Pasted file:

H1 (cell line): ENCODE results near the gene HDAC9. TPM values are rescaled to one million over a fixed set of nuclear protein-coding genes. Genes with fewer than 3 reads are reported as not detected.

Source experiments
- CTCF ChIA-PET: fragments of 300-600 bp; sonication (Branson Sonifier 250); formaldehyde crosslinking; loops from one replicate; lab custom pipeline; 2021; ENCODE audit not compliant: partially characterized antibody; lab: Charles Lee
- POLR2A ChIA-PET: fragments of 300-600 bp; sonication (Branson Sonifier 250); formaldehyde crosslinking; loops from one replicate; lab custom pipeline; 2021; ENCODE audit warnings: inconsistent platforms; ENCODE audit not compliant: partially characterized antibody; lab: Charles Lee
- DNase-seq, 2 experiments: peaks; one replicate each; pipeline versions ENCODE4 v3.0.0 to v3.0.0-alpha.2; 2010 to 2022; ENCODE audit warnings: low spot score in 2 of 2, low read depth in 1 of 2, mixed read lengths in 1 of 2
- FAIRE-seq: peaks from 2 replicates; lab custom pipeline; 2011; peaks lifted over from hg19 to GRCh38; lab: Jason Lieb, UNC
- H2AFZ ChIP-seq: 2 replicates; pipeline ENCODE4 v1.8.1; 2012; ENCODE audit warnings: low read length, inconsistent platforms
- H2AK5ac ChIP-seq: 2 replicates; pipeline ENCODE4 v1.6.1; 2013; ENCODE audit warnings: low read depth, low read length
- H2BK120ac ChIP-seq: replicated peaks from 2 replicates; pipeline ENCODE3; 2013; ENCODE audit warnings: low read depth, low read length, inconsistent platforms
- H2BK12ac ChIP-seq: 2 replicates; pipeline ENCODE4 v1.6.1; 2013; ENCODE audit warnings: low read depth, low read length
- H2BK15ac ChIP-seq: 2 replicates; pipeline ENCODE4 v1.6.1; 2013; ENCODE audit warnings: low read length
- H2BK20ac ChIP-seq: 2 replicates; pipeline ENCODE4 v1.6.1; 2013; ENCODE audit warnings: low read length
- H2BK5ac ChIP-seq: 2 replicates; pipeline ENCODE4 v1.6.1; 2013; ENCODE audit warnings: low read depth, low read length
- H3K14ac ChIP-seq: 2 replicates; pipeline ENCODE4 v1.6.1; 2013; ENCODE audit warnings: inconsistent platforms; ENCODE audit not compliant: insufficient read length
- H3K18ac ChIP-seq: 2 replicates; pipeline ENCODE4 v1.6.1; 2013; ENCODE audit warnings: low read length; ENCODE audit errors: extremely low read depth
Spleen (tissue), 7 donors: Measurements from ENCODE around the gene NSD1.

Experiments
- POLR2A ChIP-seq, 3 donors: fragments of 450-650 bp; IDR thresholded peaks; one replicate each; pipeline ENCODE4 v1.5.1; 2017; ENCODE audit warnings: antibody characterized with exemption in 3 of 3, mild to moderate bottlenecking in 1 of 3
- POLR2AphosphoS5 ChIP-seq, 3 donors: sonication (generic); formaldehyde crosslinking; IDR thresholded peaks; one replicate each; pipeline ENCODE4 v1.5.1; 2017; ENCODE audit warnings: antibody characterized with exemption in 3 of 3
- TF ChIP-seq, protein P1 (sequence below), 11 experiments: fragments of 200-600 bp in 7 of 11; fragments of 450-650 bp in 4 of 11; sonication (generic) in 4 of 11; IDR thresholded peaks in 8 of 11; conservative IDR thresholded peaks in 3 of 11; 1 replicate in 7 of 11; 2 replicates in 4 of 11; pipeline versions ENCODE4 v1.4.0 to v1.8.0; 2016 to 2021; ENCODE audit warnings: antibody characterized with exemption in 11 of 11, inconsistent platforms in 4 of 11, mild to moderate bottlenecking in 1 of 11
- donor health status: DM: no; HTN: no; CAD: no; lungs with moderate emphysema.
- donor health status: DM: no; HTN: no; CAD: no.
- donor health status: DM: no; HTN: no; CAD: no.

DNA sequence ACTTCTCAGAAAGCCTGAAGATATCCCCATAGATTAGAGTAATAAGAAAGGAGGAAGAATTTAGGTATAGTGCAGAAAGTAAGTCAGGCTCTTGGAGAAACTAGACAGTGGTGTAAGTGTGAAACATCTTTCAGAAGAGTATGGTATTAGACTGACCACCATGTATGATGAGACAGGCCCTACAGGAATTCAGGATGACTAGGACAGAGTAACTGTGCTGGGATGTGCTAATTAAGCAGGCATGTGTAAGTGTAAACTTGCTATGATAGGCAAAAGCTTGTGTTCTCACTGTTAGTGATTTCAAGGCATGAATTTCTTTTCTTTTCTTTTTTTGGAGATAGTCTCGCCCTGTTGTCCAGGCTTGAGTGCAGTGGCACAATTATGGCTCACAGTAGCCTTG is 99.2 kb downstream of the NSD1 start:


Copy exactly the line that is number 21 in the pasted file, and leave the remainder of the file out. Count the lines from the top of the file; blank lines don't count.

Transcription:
- donor health status: DM: no; HTN: no; CAD: no; lungs with moderate emphysema.